Covid-19 has been likened to a war by the president, the governor of NY and many other political leaders. The response so far by the federal government has largely backed that up, with the federal deficit expected to be the largest (relative to the size of our economy) since 1943, then in the midst of World War II. As you can see from the chart below, U.S. government spending during the current crisis has made even the Great Recession of 2008 look like an example in fiscal restraint.
All told the U.S. government (including the Federal Reserve) spent $6 trillion so far to support the economy. This includes the Payroll Protection Program (expiring June 30), additional unemployment benefits of $600 per week (expiring July 31), and sending individuals $1,200 stimulus checks (either already spent or in consumers savings accounts). The government essentially wrote a blank check to the U.S. economy with the singular goal of getting us through the worst of the pandemic.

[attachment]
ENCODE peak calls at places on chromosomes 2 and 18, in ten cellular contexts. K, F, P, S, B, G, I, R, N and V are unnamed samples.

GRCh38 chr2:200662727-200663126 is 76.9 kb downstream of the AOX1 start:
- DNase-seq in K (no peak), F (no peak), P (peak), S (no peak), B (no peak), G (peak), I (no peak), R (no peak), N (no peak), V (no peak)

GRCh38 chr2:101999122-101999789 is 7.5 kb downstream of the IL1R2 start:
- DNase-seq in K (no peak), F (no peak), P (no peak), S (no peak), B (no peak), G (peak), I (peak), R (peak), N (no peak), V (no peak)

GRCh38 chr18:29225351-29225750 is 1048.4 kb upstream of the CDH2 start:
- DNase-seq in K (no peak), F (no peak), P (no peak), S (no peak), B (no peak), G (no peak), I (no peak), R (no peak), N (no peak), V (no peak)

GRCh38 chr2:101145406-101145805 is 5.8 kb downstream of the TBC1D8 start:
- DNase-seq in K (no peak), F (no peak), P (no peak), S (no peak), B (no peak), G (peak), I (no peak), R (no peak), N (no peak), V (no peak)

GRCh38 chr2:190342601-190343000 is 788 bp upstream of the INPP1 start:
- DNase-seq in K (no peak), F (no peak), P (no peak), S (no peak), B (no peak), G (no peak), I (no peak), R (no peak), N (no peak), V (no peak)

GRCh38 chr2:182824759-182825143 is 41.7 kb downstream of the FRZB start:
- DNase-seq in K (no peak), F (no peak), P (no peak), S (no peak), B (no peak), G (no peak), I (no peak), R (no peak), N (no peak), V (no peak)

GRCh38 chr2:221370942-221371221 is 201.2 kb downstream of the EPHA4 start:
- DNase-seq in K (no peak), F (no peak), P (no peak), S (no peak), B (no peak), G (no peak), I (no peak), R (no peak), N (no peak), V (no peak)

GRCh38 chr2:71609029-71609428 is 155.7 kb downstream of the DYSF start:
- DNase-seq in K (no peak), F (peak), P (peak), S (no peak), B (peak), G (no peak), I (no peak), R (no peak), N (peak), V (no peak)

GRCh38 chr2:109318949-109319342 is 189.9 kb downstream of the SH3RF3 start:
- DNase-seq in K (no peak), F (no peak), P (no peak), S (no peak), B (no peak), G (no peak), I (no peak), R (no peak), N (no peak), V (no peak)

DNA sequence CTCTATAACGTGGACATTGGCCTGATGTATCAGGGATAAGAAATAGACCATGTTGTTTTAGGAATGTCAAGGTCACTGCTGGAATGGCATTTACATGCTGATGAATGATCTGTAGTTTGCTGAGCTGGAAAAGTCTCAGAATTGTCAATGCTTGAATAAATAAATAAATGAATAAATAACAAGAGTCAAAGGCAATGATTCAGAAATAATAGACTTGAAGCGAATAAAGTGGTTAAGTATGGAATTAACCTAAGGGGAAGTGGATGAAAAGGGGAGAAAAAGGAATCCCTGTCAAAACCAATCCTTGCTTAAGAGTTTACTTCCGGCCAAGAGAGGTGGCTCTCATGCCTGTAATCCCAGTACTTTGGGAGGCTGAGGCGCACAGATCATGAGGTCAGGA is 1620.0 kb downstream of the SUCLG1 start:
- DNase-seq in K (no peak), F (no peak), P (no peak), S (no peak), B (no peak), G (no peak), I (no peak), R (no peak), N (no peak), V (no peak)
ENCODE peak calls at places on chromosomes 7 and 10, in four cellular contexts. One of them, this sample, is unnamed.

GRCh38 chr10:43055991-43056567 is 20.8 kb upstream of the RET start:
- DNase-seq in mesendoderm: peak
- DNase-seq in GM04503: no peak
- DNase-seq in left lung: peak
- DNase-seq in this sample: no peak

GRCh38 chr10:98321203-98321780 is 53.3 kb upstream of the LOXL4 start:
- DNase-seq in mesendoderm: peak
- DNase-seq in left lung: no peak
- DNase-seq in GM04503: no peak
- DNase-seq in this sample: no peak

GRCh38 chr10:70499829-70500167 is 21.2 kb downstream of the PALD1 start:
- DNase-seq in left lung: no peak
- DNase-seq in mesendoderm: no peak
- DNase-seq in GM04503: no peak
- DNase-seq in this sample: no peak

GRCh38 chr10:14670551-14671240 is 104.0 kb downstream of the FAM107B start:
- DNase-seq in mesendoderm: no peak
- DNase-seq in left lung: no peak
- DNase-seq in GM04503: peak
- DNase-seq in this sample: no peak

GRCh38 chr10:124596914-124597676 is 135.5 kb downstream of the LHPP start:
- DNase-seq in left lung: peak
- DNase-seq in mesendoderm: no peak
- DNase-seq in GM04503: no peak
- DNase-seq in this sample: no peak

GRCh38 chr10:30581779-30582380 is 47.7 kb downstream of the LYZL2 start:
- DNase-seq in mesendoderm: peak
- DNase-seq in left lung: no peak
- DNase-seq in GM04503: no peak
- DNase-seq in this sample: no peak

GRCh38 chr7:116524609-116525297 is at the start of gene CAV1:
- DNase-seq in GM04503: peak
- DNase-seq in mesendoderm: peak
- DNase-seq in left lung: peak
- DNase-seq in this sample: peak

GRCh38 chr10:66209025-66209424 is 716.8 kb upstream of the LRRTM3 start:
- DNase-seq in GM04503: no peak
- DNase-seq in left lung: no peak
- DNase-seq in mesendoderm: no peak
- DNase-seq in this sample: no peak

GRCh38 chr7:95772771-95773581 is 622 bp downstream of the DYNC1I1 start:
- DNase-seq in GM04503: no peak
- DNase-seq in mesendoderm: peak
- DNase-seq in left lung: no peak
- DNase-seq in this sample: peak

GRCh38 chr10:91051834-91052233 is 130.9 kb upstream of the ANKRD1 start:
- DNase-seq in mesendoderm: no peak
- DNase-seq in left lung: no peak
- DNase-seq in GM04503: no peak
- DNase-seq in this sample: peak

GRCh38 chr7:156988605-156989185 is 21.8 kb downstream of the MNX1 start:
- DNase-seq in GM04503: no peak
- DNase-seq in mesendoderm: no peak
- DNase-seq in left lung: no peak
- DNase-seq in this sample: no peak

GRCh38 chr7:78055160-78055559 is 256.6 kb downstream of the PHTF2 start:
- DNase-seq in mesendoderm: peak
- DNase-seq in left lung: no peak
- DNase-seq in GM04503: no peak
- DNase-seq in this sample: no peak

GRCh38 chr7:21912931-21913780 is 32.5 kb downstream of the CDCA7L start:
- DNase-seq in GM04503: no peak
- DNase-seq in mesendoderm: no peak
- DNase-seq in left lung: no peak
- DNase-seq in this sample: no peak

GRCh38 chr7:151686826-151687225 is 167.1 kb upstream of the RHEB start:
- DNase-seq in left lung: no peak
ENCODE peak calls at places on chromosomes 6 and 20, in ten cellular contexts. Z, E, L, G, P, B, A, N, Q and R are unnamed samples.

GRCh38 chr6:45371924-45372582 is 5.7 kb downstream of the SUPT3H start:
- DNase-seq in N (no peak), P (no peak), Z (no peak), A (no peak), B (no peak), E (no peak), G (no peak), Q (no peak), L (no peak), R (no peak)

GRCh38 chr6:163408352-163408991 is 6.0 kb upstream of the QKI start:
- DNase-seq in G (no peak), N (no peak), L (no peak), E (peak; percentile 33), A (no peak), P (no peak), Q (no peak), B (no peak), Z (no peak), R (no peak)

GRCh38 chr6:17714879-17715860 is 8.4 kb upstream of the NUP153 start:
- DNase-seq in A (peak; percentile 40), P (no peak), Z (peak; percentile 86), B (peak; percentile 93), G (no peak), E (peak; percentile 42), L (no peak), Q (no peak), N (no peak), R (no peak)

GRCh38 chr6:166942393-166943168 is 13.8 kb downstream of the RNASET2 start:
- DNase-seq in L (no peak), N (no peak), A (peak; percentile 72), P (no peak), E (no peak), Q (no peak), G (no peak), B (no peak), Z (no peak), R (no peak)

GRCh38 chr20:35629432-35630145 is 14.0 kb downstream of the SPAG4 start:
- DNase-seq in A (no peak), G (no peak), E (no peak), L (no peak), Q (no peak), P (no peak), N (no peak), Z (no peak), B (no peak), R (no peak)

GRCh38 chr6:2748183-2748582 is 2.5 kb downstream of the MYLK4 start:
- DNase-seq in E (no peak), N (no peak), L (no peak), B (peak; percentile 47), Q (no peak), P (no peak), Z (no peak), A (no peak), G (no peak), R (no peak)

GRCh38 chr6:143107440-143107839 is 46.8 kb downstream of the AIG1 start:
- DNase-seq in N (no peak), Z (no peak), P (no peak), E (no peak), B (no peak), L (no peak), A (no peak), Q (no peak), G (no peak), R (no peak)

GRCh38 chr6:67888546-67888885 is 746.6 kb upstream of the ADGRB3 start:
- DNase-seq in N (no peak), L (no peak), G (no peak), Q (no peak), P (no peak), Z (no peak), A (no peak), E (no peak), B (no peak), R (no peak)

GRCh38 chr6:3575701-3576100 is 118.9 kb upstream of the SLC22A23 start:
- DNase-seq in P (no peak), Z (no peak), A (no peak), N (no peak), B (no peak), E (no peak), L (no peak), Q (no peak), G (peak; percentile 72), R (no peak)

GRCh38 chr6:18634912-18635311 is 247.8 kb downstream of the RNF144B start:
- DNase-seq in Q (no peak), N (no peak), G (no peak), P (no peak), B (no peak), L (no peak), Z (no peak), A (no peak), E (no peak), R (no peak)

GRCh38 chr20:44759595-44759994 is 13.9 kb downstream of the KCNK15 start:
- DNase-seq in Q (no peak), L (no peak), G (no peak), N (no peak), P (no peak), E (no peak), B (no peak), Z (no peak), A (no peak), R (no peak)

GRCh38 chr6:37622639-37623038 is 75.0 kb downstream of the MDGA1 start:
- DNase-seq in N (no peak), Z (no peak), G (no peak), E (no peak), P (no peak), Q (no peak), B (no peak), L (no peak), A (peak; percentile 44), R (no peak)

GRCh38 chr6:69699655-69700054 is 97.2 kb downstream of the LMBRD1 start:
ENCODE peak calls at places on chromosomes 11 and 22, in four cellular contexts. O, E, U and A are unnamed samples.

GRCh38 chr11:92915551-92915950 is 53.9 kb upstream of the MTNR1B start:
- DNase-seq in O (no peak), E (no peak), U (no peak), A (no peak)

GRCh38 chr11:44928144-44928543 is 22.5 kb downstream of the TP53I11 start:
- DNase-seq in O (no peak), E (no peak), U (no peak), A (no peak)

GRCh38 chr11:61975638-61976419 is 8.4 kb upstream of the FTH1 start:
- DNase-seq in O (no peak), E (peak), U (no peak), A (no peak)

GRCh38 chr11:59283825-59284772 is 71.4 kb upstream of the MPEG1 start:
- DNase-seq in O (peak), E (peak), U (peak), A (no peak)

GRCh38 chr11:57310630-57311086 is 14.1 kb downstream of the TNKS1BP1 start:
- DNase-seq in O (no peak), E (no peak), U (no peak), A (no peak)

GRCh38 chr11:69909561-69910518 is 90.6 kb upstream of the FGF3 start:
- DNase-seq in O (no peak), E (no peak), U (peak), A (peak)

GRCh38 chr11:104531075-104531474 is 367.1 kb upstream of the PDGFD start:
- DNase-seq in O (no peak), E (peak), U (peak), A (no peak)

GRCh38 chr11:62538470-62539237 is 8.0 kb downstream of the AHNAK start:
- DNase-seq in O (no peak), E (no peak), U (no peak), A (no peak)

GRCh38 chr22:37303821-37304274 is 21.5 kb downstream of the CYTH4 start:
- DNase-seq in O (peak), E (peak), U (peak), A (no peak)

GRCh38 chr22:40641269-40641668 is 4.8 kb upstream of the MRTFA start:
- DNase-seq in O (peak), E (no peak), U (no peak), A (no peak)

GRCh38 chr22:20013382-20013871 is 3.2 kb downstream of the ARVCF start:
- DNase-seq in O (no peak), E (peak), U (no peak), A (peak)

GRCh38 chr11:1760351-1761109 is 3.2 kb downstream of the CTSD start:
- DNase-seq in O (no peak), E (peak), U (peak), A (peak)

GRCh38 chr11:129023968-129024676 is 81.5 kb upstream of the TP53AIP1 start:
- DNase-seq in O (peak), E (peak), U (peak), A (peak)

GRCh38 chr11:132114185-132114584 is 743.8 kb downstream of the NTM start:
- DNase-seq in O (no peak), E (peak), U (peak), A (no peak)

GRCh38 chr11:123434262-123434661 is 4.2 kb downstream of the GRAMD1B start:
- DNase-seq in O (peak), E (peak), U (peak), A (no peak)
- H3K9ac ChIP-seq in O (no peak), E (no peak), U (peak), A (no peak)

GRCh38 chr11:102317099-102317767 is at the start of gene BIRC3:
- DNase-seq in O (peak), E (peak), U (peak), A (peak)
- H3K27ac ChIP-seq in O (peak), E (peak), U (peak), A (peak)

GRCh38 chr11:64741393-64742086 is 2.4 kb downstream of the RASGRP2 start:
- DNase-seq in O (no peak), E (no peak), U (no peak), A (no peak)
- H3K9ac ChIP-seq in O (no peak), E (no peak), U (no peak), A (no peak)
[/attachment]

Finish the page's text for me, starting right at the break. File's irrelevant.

For a while, with the virus in retreat and stay at home orders lifted, that seemed to be enough. Mission Accomplished.
But things have changed recently, as the virus’ retreat in the Northeast has been matched by an equally strong rise in the South and Southwest, with new daily reported cases for the U.S. touching all-time highs (see chart below).
Source: NY Times
This begs the question, what if we haven’t seen the worst of the pandemic yet? If the virus continues to spread, does the U.S. government have any more cards left to play?
We’ve spent $6 trillion dollars so far, which by and large sustained the economy and households for about 3 months. With most of the programs expiring, leadership in this country faces a real challenge about how far it can go (and should go) to bail out the U.S. economy.
Capitalism has historically been about risk and reward. It morphs into something else with unlimited bailouts for businesses and stimulus checks. As Covid-19 transitions from short-term crisis to one that seems to have real staying power, the government leaders will have to make some tough choices. And those choices could have a big impact on the markets and the economy going forward.